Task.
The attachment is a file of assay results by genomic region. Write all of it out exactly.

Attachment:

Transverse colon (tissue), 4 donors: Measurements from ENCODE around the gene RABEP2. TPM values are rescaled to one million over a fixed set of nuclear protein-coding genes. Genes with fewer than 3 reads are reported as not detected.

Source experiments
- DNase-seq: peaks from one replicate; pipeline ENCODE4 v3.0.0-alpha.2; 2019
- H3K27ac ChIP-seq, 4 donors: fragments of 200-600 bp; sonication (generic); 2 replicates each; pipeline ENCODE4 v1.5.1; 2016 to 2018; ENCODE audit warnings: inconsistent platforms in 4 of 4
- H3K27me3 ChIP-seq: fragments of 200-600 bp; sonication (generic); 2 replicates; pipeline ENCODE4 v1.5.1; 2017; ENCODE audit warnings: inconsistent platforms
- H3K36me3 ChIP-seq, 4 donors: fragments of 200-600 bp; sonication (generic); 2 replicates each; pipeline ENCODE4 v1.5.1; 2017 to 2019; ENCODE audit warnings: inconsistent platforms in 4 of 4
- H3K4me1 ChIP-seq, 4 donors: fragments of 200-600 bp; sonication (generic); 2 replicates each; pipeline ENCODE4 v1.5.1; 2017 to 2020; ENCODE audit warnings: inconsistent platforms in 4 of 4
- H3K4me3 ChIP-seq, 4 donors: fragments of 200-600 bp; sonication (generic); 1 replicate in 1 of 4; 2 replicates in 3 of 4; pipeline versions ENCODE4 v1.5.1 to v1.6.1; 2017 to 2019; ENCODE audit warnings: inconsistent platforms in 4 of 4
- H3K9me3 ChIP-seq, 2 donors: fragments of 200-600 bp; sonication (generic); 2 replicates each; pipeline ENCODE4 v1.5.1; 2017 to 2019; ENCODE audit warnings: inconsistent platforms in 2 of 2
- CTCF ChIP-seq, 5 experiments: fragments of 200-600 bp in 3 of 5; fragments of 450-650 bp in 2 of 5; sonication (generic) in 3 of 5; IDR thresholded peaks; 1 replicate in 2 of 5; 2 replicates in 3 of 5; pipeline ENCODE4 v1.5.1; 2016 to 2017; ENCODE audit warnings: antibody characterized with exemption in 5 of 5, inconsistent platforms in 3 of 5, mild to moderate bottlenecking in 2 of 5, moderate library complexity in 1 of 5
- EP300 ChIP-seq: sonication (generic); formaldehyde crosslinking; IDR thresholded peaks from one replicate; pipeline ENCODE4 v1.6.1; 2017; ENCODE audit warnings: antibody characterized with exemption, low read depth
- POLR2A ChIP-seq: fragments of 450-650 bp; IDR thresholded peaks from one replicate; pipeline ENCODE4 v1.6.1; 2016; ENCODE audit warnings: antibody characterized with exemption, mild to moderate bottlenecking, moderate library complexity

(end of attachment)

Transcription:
Transverse colon (tissue), 4 donors: Measurements from ENCODE around the gene RABEP2. TPM values are rescaled to one million over a fixed set of nuclear protein-coding genes. Genes with fewer than 3 reads are reported as not detected.

Source experiments
- DNase-seq: peaks from one replicate; pipeline ENCODE4 v3.0.0-alpha.2; 2019
- H3K27ac ChIP-seq, 4 donors: fragments of 200-600 bp; sonication (generic); 2 replicates each; pipeline ENCODE4 v1.5.1; 2016 to 2018; ENCODE audit warnings: inconsistent platforms in 4 of 4
- H3K27me3 ChIP-seq: fragments of 200-600 bp; sonication (generic); 2 replicates; pipeline ENCODE4 v1.5.1; 2017; ENCODE audit warnings: inconsistent platforms
- H3K36me3 ChIP-seq, 4 donors: fragments of 200-600 bp; sonication (generic); 2 replicates each; pipeline ENCODE4 v1.5.1; 2017 to 2019; ENCODE audit warnings: inconsistent platforms in 4 of 4
- H3K4me1 ChIP-seq, 4 donors: fragments of 200-600 bp; sonication (generic); 2 replicates each; pipeline ENCODE4 v1.5.1; 2017 to 2020; ENCODE audit warnings: inconsistent platforms in 4 of 4
- H3K4me3 ChIP-seq, 4 donors: fragments of 200-600 bp; sonication (generic); 1 replicate in 1 of 4; 2 replicates in 3 of 4; pipeline versions ENCODE4 v1.5.1 to v1.6.1; 2017 to 2019; ENCODE audit warnings: inconsistent platforms in 4 of 4
- H3K9me3 ChIP-seq, 2 donors: fragments of 200-600 bp; sonication (generic); 2 replicates each; pipeline ENCODE4 v1.5.1; 2017 to 2019; ENCODE audit warnings: inconsistent platforms in 2 of 2
- CTCF ChIP-seq, 5 experiments: fragments of 200-600 bp in 3 of 5; fragments of 450-650 bp in 2 of 5; sonication (generic) in 3 of 5; IDR thresholded peaks; 1 replicate in 2 of 5; 2 replicates in 3 of 5; pipeline ENCODE4 v1.5.1; 2016 to 2017; ENCODE audit warnings: antibody characterized with exemption in 5 of 5, inconsistent platforms in 3 of 5, mild to moderate bottlenecking in 2 of 5, moderate library complexity in 1 of 5
- EP300 ChIP-seq: sonication (generic); formaldehyde crosslinking; IDR thresholded peaks from one replicate; pipeline ENCODE4 v1.6.1; 2017; ENCODE audit warnings: antibody characterized with exemption, low read depth
- POLR2A ChIP-seq: fragments of 450-650 bp; IDR thresholded peaks from one replicate; pipeline ENCODE4 v1.6.1; 2016; ENCODE audit warnings: antibody characterized with exemption, mild to moderate bottlenecking, moderate library complexity